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Last month, construction was in progress at the Masjid al-Haram in Mecca, the holiest mosque in Islam, when a heavy crane collapsed in high winds and crashed through the roof of the mosque. Over a hundred pilgrims were killed and almost 400 were hurt or trapped beneath falling debris. An employee of the Saudi Binladen Group, which had been operating the crane, said this about the disaster:

“What happened was beyond the power of humans. It was an act of God.” (source)

But this wasn’t even the worst catastrophe in Mecca this year. Just two weeks later, during the annual Hajj, there was a deadly stampede on the approach to the Jamaraat Bridge, where Muslim pilgrims symbolically stone the devil. Over 1,500 people (possibly many more) were trampled to death. This is just the latest in a series of crowd-crush disasters as Mecca strains at the seams to accommodate the world’s growing Muslim population. Yet, again, the disaster was labeled inevitable, this time by the Grand Mufti, the most senior religious authority in Saudi Arabia:

“You are not responsible for what happened”, Sheikh Abdul Aziz al-Sheikh told Crown Prince Mohammed bin Nayef in a meeting in Mina on Friday… “As for the things that humans cannot control, you are not blamed for them. Fate and destiny are inevitable.” (source)

As columnist Mustafa Akyol points out, this kind of fatalistic resignation is all too common when disaster strikes Islamic countries:

In 1990, 1,426 pilgrims died in a stampede caused mainly by a lack of ventilation. Nonetheless, the king at the time, Fahd bin Abdulaziz Al Saud, then argued: “It was God’s will, which is above everything.” “It was fate,” he added.

…Even in Turkey, which is much more modern and secular than Saudi Arabia, “fate” has frequently been invoked by various officials, including President Recep Tayyip Erdogan, as an explanation for colossal accidents on railroads, in coal mines and on construction sites.

However, it’s not just Islam that encourages this kind of weary fatalism. It happens right here in America, where it’s all too common to see people respond to the latest bloodbath of our gun-sick culture with a shrug of their shoulders. Here’s one example where a 5-year-old in Kentucky shot his sister to death with a .22-caliber rifle he was given as a toy (!!):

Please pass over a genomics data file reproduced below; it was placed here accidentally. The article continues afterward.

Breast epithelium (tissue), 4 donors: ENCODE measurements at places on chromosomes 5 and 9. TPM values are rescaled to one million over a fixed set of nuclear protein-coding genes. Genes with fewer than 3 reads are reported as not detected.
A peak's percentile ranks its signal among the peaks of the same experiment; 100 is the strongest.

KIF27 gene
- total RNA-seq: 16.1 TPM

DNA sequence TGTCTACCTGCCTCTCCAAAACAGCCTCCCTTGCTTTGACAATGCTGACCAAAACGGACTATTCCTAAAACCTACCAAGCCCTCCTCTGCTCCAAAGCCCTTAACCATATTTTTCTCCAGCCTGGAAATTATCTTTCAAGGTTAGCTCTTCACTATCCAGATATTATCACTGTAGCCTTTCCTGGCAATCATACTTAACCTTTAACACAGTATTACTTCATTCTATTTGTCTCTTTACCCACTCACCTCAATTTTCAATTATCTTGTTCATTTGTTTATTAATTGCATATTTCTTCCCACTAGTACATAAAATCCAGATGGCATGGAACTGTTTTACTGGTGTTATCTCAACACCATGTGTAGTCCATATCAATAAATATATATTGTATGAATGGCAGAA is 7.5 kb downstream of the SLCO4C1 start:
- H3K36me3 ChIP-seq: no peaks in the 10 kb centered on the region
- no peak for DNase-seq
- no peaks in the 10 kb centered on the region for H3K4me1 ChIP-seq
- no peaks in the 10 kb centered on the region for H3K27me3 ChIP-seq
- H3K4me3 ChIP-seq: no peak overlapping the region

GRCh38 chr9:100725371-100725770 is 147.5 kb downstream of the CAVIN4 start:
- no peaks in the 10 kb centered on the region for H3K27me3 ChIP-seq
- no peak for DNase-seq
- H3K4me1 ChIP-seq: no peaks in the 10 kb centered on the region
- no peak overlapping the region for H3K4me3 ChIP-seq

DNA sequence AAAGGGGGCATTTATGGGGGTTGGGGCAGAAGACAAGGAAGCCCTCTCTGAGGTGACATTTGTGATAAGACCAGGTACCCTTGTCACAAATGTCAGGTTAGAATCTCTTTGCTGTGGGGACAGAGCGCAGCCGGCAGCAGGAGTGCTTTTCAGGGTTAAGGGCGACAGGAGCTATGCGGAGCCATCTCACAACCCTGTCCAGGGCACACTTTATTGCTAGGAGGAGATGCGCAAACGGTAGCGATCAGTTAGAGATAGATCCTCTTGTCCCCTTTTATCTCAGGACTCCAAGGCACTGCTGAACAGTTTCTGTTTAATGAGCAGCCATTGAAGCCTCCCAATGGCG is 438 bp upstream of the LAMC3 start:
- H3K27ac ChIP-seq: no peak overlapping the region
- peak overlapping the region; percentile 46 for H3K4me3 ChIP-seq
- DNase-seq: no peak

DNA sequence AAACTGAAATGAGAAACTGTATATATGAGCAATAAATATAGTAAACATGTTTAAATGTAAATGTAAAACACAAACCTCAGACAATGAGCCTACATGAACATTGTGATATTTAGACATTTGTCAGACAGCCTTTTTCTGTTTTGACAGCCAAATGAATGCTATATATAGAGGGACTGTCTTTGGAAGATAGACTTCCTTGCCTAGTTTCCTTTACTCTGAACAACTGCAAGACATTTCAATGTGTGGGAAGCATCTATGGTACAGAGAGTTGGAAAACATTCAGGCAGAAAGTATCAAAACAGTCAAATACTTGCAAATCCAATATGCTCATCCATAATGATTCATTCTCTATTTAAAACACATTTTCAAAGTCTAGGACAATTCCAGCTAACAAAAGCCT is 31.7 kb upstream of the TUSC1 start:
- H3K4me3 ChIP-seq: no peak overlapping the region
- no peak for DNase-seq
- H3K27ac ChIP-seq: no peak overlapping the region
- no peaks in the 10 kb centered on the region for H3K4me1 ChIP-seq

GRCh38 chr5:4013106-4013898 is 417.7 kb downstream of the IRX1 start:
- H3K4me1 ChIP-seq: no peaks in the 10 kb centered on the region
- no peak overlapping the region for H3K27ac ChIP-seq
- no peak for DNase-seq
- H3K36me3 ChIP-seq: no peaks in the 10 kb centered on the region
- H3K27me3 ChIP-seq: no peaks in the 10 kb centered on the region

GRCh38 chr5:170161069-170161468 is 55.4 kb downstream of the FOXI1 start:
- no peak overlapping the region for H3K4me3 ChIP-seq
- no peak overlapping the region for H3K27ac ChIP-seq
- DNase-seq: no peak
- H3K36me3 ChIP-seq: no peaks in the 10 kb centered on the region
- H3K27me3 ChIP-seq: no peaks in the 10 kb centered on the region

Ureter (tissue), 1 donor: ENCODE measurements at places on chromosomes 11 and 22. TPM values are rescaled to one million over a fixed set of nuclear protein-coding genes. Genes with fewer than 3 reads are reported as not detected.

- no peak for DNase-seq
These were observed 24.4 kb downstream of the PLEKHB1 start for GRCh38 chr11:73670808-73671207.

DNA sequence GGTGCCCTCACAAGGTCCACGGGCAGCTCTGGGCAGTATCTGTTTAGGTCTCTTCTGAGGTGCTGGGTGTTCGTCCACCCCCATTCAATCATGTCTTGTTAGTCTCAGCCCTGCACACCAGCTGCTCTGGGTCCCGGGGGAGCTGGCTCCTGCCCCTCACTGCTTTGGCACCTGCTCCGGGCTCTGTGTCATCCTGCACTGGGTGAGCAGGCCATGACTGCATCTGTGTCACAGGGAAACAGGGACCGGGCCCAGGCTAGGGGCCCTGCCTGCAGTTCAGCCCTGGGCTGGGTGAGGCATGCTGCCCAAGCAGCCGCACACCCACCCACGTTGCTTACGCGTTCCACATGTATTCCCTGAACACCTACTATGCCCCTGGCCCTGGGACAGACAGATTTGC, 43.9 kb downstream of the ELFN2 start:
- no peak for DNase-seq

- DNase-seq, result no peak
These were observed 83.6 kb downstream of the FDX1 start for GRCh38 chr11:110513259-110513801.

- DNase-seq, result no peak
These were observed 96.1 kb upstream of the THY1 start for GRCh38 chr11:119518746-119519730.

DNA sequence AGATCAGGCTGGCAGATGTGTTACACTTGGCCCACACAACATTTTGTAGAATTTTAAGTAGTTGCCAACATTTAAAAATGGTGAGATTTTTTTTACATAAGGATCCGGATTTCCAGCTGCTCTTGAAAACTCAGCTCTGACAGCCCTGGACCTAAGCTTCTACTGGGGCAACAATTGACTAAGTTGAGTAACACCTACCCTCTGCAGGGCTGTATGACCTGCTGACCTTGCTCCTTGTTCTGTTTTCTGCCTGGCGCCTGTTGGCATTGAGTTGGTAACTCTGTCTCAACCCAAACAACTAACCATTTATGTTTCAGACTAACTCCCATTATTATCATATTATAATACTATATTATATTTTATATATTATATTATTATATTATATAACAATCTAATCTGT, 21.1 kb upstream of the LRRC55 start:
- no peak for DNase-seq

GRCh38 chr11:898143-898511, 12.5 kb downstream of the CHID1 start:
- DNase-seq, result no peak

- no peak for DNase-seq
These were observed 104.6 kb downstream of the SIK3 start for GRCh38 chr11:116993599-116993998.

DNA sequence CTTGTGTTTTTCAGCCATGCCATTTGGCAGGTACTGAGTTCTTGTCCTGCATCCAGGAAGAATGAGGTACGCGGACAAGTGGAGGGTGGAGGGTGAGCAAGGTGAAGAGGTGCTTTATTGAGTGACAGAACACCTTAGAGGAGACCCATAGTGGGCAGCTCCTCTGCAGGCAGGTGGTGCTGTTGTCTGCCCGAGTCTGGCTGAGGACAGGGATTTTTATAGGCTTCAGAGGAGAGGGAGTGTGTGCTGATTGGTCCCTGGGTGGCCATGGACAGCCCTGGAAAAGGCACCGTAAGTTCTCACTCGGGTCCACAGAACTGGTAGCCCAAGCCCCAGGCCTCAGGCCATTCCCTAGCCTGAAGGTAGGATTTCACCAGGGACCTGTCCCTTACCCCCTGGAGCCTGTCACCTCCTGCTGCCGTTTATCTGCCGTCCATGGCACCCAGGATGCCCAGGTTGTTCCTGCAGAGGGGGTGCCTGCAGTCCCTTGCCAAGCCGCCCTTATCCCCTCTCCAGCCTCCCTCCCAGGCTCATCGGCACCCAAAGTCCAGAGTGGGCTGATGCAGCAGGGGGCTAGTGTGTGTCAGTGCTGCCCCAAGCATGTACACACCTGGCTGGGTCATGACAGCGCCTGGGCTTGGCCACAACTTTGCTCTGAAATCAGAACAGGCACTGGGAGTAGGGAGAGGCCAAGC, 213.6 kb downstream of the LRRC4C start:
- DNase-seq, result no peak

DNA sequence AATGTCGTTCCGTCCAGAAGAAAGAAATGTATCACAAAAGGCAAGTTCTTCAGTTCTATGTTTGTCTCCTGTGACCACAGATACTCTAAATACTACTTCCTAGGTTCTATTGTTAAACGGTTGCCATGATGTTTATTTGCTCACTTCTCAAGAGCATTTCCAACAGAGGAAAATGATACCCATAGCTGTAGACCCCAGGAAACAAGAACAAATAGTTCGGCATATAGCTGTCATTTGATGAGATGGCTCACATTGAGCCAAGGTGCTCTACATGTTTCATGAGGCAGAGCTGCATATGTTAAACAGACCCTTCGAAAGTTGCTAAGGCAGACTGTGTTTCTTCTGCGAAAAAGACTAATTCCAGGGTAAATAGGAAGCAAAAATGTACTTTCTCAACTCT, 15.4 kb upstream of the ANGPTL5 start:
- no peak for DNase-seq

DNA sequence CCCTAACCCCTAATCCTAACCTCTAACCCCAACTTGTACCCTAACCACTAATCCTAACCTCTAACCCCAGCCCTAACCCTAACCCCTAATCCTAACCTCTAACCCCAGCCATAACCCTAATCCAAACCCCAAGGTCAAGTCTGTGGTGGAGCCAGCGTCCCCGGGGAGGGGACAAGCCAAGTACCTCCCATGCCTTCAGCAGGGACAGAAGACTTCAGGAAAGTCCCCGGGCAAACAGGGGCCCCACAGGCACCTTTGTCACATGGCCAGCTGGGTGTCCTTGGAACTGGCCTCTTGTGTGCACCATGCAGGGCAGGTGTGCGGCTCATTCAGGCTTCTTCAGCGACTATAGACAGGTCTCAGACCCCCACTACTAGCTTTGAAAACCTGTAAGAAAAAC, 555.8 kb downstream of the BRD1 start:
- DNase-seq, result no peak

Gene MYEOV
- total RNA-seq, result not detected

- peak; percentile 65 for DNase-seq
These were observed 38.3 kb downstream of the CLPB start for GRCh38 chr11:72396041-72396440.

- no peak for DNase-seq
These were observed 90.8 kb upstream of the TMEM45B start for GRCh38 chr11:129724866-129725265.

Family members of the boy and his dead sister painted the accident as if it was just a weather event. “It’s something that you can’t prepare for,” said one.

“It was God’s will. It was her time to go, I guess,” said another. (source)

Obviously, there are self-serving motives for excuses like these. Religious fatalism is a very useful tool for corrupt rulers and venal politicians. It’s an argument not to look too hard at why bad things happen, so that the culpable can escape blame, and the masses will accept preventable disasters with mute resignation and without demanding change. We can expect that the wealthy and powerful to continue to promote it for that reason alone.

Still, as abhorrent and callous as this apologetic is, one has to concede that it is a logical consequence of monotheistic belief systems. If God is omnipotent and in control of the world, then by definition, everything that happens can be attributed to God’s will, so it’s useless to ask why some particular event happened or whether it could have been prevented. (Even religions that believe in human free will also insist that God is capable of foreseeing and accounting for people’s choices, so that nothing can thwart the divine plan.)

Religious fatalism, as a doctrine, plays a similar role as the just world fallacy. It offers people a way to cope with evils they feel powerless to change. But like all theodicies, it inevitably discourages people from trying to stop the evils they can change. As I said in “All Possible Worlds“:

The insidious effect of theodicy is that it encourages complacency, or worse, approval of the world’s suffering based on the assumption that whatever happens is God’s will… When we wait for divine deliverance that inevitably never comes, when we turn our efforts to prayer and worship instead of action, we expend time and resources that could more usefully have been spent on working to lighten the weight of suffering.

This brand of fatalism, in particular, hearkens back to the most pitiful and primitive form of religious mysticism: the kind where the world is a chaos of supernatural powers, where there are no dependable natural laws and everything happens because of the caprice of beings beyond human comprehension. It denies not just moral culpability, but human agency itself. If everything happens because of “fate” or “destiny”, then none of the choices we make truly matter. Why not cram thousands of pilgrims into a single street, or hand out loaded guns to toddlers, or build your house on a flood plain, or drive with your eyes closed? If God wills a disaster to happen, it will; if he doesn’t, it won’t. Preparation, precaution and forethought are all useless.

Atheism is the answer to this bleak attitude of resignation. Atheism means that there’s no fate, no foreordained destiny, no karma that condemns us to suffering or relegates us to lowly roles, no supernatural beings steering events behind the scenes. It means that our choices are real and meaningful and that people bear responsibility for their actions. While that’s a solemn burden to shoulder, it’s also a source of hope and joy. And I have one more reason to offer, a thoroughly practical one: in the end, people who believe their choices matter are likely to win out over those who don’t.

DAYLIGHT ATHEISM Adam Lee is an atheist author and speaker from New York City. His previously published books include "Daylight Atheism," "Meta: On God, the Big Questions, and the Just City," and most...